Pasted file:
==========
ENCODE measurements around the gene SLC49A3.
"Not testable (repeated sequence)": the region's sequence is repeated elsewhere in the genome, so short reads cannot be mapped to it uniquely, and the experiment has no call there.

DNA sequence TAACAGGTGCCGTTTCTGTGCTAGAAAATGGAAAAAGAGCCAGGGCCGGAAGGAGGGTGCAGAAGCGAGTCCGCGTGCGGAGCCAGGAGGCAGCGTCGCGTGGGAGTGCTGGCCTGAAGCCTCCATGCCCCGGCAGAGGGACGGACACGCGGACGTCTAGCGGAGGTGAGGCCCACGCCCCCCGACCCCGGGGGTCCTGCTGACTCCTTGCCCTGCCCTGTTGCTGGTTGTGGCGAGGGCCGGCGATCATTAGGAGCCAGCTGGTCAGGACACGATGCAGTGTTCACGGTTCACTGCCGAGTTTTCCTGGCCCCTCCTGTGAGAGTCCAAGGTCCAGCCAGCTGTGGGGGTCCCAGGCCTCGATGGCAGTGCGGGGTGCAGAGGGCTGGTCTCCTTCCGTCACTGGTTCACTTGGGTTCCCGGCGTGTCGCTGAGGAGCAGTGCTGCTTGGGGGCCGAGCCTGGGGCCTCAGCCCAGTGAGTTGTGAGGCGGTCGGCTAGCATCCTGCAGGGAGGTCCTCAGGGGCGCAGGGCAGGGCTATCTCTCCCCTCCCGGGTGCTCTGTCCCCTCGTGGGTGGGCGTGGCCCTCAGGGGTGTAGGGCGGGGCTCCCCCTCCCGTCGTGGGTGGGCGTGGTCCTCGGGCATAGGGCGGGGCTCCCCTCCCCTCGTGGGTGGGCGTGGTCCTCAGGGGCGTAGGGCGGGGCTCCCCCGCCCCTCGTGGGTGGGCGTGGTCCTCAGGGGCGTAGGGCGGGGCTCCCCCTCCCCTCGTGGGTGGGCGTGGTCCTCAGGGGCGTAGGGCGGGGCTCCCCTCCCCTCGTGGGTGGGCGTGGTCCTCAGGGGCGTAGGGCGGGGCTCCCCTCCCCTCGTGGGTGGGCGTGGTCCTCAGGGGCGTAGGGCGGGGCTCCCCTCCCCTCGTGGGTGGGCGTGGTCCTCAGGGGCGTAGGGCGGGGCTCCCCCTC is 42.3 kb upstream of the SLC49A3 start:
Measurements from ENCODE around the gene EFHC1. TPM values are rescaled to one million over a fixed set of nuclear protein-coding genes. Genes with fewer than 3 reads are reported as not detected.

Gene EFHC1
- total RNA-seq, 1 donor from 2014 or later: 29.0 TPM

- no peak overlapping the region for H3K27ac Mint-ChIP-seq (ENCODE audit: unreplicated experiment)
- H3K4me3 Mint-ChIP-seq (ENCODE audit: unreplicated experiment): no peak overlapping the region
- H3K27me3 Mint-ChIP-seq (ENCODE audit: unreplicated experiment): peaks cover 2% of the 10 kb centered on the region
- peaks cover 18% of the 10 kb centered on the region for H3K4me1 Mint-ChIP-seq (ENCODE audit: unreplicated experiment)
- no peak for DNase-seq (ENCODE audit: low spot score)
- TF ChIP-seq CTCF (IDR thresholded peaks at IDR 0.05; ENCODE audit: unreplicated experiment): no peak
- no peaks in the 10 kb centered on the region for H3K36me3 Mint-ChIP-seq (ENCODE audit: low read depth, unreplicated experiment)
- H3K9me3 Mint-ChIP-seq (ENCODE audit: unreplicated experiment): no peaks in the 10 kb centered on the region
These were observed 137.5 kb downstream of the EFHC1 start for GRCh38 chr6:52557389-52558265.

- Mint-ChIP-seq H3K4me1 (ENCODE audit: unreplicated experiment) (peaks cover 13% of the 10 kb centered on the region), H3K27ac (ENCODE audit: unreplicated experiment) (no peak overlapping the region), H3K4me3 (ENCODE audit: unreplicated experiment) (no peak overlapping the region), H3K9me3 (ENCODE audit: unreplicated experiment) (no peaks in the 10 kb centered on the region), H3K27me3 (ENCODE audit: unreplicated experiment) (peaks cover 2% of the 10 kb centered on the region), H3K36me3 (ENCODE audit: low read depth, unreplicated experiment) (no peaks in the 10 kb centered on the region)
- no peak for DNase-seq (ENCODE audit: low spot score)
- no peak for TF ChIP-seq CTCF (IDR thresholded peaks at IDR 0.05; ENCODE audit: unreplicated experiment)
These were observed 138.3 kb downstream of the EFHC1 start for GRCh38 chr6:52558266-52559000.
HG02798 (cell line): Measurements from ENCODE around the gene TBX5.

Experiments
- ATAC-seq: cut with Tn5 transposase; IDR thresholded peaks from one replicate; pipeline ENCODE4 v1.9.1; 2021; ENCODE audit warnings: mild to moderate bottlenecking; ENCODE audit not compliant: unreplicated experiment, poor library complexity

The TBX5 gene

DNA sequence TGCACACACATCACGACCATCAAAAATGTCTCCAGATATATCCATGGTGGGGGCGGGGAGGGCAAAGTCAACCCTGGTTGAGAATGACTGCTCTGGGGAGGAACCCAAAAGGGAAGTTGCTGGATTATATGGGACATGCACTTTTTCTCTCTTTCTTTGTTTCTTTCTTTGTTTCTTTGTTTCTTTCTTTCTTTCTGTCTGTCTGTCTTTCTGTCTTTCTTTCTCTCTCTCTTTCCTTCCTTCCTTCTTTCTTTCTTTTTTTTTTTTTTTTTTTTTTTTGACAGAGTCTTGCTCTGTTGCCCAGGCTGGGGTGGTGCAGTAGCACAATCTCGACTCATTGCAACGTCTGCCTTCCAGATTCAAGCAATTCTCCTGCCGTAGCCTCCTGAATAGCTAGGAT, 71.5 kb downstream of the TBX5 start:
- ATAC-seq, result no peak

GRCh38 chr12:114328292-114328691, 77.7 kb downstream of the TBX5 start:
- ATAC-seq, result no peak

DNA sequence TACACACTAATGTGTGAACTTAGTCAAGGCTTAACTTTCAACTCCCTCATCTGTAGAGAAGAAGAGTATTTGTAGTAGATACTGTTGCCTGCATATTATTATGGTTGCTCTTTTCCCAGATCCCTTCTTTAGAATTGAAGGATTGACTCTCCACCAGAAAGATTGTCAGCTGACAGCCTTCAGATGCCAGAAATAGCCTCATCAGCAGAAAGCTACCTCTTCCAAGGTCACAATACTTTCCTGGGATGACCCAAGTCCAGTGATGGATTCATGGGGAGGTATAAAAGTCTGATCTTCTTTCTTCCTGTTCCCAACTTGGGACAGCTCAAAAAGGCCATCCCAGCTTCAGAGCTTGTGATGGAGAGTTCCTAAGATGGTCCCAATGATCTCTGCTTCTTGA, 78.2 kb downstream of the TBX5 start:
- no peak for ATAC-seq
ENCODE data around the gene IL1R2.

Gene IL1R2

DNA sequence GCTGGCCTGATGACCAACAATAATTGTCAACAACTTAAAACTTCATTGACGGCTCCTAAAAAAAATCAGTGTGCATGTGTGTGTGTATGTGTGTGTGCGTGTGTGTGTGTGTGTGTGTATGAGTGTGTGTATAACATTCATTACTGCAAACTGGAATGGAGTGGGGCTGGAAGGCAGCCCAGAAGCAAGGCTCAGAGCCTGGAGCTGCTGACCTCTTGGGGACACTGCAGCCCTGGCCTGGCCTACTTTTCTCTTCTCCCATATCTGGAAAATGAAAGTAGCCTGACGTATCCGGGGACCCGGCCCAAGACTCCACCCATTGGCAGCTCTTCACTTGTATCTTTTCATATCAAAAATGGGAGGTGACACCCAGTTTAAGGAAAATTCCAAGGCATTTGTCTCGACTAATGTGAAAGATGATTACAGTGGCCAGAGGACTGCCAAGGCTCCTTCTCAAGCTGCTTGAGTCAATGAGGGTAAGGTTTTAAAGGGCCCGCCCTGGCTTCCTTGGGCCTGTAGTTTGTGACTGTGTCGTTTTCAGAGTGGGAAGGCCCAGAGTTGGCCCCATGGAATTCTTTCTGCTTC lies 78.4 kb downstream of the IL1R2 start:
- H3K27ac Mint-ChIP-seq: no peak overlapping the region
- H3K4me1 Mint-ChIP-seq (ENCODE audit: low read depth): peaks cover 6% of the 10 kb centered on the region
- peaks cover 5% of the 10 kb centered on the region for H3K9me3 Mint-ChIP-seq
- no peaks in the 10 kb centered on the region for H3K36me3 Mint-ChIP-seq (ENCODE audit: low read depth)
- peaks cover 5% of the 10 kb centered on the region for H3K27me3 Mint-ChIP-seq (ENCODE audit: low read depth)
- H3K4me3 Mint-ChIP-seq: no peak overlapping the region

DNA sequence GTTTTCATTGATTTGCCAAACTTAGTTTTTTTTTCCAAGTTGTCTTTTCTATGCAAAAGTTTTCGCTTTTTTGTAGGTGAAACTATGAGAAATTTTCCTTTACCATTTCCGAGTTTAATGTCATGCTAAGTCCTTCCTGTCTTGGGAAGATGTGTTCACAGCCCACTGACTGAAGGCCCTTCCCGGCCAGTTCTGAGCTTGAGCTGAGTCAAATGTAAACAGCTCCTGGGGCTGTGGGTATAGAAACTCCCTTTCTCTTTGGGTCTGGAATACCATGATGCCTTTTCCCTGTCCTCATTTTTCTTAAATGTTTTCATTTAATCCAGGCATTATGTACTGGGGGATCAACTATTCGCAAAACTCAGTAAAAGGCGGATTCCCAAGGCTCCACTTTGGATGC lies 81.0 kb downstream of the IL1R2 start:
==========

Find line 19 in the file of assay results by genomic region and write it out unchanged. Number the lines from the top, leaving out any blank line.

These were observed 138.3 kb downstream of the EFHC1 start for GRCh38 chr6:52558266-52559000.